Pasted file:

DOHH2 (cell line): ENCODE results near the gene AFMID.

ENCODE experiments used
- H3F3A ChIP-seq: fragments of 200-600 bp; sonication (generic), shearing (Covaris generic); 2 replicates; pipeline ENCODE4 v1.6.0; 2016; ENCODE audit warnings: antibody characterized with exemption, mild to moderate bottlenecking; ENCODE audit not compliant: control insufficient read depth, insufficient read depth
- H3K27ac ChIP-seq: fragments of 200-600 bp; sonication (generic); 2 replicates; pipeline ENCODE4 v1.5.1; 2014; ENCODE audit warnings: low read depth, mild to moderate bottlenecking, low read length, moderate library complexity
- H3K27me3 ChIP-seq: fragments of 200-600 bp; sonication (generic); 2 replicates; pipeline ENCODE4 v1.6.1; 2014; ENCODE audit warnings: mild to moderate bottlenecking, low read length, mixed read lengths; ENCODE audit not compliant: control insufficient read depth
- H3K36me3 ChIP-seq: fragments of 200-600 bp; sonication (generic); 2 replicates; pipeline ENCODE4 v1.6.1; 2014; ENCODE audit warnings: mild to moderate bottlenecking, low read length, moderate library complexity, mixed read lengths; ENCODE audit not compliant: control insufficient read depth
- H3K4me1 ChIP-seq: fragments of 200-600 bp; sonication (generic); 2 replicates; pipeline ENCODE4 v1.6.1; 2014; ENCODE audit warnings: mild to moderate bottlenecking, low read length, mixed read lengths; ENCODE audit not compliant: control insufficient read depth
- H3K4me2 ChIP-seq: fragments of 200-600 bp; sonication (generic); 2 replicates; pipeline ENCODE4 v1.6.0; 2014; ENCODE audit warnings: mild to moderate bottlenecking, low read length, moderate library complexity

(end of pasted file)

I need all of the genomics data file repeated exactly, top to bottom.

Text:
DOHH2 (cell line): ENCODE results near the gene AFMID.

ENCODE experiments used
- H3F3A ChIP-seq: fragments of 200-600 bp; sonication (generic), shearing (Covaris generic); 2 replicates; pipeline ENCODE4 v1.6.0; 2016; ENCODE audit warnings: antibody characterized with exemption, mild to moderate bottlenecking; ENCODE audit not compliant: control insufficient read depth, insufficient read depth
- H3K27ac ChIP-seq: fragments of 200-600 bp; sonication (generic); 2 replicates; pipeline ENCODE4 v1.5.1; 2014; ENCODE audit warnings: low read depth, mild to moderate bottlenecking, low read length, moderate library complexity
- H3K27me3 ChIP-seq: fragments of 200-600 bp; sonication (generic); 2 replicates; pipeline ENCODE4 v1.6.1; 2014; ENCODE audit warnings: mild to moderate bottlenecking, low read length, mixed read lengths; ENCODE audit not compliant: control insufficient read depth
- H3K36me3 ChIP-seq: fragments of 200-600 bp; sonication (generic); 2 replicates; pipeline ENCODE4 v1.6.1; 2014; ENCODE audit warnings: mild to moderate bottlenecking, low read length, moderate library complexity, mixed read lengths; ENCODE audit not compliant: control insufficient read depth
- H3K4me1 ChIP-seq: fragments of 200-600 bp; sonication (generic); 2 replicates; pipeline ENCODE4 v1.6.1; 2014; ENCODE audit warnings: mild to moderate bottlenecking, low read length, mixed read lengths; ENCODE audit not compliant: control insufficient read depth
- H3K4me2 ChIP-seq: fragments of 200-600 bp; sonication (generic); 2 replicates; pipeline ENCODE4 v1.6.0; 2014; ENCODE audit warnings: mild to moderate bottlenecking, low read length, moderate library complexity